CAN I TAKE MEDICATION WHILE PREGNANT?
Which Medications Are Safe To Take During Pregnancy?
There are many factors to think about, such as the nature of the medicine, the ailment that is being treated, other medicines that are being taken and the trimester. The reason why finding out if a medicine is suitable to take during pregnancy is because most drugs cross the placenta and reach the baby and there are many drugs that can be harmful to the baby.
Please note that before taking any medicine whilst being pregnant, you must seek the advice of a healthcare professional such as a doctor or your pharmacist. If you are taking long term medication, please speak to your doctor to determine the safety of this.
It is always best to avoid any medicines, especially during the first trimester of pregnancy; this is because foetal organs develop rapidly, making them vulnerable to the potential risks of drugs. Ailments such as a cold or an ache do not need medicine but if it is necessary then please read below for an outline to what is safe and unsafe. You should also try to use the lowest effective dose when possible.
A corticosteroid nasal spray which is used to reduce inflammation as well as sodium cromoglicate eye drops, to relieve itchy eyes are generally safe to use during pregnancy. This is because they act locally to the area respectively. However, pharmacists may be reluctant to sell you either without the advice from a doctor.
If you need tablets, again, they are generally quite safe, but some more than others. However pharmacists are restricted to sell them to someone who is pregnant due to licensing with manufacturers. If you do need antihistamine tablets then I would suggest getting a prescription from your doctor for Loratidine, if this isn’t suitable then Cetirizine can be used. Both these antihistamines do not cause drowsiness.
Pain and Fever
If you are in pain during your pregnancy, paracetamol is this safest painkiller to take. However, paracetamol with caffeine is not recommended during pregnancy. Paracetamol can be bought Over-The-Counter.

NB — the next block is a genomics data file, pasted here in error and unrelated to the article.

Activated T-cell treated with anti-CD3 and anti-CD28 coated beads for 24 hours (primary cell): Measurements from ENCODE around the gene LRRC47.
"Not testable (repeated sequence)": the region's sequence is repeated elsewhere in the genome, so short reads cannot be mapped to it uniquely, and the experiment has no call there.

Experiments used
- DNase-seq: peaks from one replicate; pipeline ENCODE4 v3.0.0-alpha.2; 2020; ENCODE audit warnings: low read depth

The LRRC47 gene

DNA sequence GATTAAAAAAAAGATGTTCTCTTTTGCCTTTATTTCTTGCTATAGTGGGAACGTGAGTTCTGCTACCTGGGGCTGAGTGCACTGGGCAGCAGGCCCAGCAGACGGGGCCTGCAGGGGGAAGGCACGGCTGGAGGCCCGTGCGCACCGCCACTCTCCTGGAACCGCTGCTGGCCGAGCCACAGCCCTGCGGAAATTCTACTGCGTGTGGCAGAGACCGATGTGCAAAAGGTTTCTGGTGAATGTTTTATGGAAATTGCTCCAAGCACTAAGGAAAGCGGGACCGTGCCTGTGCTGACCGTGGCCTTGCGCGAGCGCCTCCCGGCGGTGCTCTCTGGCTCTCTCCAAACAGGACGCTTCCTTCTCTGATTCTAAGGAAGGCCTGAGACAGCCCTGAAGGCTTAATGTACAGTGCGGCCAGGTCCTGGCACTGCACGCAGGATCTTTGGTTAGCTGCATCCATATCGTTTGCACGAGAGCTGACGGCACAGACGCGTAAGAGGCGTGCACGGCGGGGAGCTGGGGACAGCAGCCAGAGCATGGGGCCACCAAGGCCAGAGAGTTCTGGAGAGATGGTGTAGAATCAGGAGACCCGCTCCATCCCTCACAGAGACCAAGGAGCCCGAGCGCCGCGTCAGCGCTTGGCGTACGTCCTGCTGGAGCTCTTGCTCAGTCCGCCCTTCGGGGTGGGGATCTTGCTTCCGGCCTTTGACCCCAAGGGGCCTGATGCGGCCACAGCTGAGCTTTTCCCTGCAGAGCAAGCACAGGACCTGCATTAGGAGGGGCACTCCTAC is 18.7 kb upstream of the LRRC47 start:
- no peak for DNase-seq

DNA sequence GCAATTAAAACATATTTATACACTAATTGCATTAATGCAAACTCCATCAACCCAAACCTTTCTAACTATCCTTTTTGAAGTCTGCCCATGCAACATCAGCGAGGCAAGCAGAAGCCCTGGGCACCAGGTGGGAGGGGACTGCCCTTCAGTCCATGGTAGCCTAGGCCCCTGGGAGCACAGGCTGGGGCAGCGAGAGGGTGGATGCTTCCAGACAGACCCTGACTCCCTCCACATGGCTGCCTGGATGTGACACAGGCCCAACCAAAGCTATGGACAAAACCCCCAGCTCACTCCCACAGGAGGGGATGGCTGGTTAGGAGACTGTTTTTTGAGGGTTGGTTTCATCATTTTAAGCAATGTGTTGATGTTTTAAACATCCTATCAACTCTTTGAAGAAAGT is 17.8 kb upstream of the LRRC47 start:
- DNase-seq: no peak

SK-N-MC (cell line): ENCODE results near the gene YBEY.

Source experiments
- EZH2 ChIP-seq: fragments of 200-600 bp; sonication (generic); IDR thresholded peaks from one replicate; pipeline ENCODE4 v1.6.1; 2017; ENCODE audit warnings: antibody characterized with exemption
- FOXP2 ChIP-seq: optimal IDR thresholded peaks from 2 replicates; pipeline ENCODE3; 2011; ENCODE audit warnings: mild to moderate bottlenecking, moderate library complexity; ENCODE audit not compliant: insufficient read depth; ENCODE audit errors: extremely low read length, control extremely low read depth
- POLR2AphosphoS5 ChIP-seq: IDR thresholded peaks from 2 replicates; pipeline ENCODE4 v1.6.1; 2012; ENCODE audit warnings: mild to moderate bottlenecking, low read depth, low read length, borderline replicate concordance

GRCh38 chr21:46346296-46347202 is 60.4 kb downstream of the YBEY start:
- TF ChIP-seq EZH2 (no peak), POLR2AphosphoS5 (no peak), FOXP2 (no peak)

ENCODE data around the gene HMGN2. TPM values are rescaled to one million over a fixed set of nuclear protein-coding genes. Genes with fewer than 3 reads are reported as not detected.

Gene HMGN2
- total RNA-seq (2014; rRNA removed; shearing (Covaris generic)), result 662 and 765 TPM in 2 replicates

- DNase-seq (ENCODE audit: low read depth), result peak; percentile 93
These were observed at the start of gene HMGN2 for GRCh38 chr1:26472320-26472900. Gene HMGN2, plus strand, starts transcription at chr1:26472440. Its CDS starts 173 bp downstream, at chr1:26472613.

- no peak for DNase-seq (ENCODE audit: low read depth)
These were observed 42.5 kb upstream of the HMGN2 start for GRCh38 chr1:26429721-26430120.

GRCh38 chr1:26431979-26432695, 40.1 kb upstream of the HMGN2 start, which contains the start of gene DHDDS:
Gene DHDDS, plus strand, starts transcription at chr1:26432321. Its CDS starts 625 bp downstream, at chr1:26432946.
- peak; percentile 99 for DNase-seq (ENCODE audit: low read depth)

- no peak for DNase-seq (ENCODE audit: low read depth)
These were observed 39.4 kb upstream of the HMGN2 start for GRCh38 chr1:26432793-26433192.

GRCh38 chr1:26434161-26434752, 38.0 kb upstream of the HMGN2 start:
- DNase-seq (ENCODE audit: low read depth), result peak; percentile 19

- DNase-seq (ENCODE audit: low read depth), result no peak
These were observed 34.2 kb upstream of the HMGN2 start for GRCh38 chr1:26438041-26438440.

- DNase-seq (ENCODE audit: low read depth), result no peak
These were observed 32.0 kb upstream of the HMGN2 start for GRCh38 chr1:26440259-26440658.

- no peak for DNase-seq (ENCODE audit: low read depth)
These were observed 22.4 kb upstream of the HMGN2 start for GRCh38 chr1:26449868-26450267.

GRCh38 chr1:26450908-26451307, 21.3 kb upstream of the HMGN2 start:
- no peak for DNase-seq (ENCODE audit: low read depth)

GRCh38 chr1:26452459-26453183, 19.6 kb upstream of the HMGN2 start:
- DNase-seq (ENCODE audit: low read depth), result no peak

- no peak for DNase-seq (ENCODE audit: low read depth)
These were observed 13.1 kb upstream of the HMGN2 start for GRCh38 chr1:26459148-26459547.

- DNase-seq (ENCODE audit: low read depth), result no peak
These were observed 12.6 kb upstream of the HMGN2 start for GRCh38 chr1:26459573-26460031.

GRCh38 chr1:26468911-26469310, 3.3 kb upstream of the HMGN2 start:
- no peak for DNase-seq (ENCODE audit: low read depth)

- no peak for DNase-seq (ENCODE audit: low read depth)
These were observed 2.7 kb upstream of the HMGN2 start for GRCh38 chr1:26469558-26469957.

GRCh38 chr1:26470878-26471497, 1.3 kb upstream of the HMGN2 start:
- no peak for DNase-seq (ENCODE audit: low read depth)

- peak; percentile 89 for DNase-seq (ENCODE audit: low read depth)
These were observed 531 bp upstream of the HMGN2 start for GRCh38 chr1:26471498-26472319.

Ibuprofen can be taken up to 30 weeks of pregnancy, but again, pharmacists are reluctant to sell this Over-The-Counter due to licensing with manufacturers. However, a prescription may be obtained after consulting with your doctor.
Heartburn and Indigestion
These are both the most common ailment pregnant women will suffer with during pregnancy, especially as the pregnancy develops. This is because, as the baby grows, it can put pressure on the digestive tract as well smooth muscle in the digestive tract relaxing due to a surge in hormones. If you want to treat this without using drugs then you can try eating healthier i.e. avoiding fried, spicy foods or seating or sleeping slightly more upright i.e using more pillows to elevate your head, caffeine should also be avoided during pregnancy. Antacids containing Alginate are safe to use during pregnancy, these can be bought Over-The-Counter, they form a raft over the stomach contents and physically stop the acid rising to the oesophagus. If this does not help improve your heartburn or indigestion then you should speak to your doctor about obtaining a prescription for other medicines.
Cough and Cold
If you catch a cold during pregnancy, the best way to get rid of it is through trying non-drug remedies such as drinking plenty of fluids and getting as much rest as possible. To get rid of a stuffy nose, you can use a saline nasal spray. Paracetamol is safe to use for aches, pains and fever. Honey, lemon and warm water can be used for a sore throat and cough. Most cold and flu remedies contain alcohol which is not suitable to use during pregnancy which is why there are very few solutions Over-The-Counter for a cold. Flu jabs are available for pregnant women, so this is advisable to see a doctor for as sometimes a serious flu and develop into pneumonia.
Constipation and Haemorrhoids and Diarrhoea
To prevent Haemorrhoids during pregnancy, it is important to avoid constipation, as haemorrhoids may follow after constipation. You should stay well hydrated by drinking plenty of water, eat fibre-rich food and to exercise with your doctor’s approval. You should avoid standing for long periods of time, straining when going to the toilet and avoid rubbing the area, it is better to pat it. However if the problem persists, you may get but laxatives such as lactulose Over-The-Counter or glycerin suppositories but this is reserved for more severe piles. To treat haemorrhoids you could use a cream or an ointment that contains a local anaesthetic with an astringent to help with pain and discomfort as well as shrinking the haemorrhoids, these can be bought Over-The-Counter. Preparations with hydrocortisone should be avoided during pregnancy. For diarrhoea, whilst it may be uncomfortable there are no Over-The-Counter medicines to treat this; however you can take Oral Rehydration Salts to prevent yourself to being dehydrated, which can be bought Over-The-Counter.
Pharmacists are not allowed to sell any products for thrush to women who are pregnant. You must seek a doctor - like the more affordable Private GPs in London - for advice for this to obtain a prescription.
Every pregnancy is unique. You must consult with your doctor or pharmacist before you decide to start, stop or continue with any medicines. You should make a consultation with your doctor to discuss any ailments you may have and keep a record of your medical history.
Superintendent Pharmacist, London Doctors Pharmacy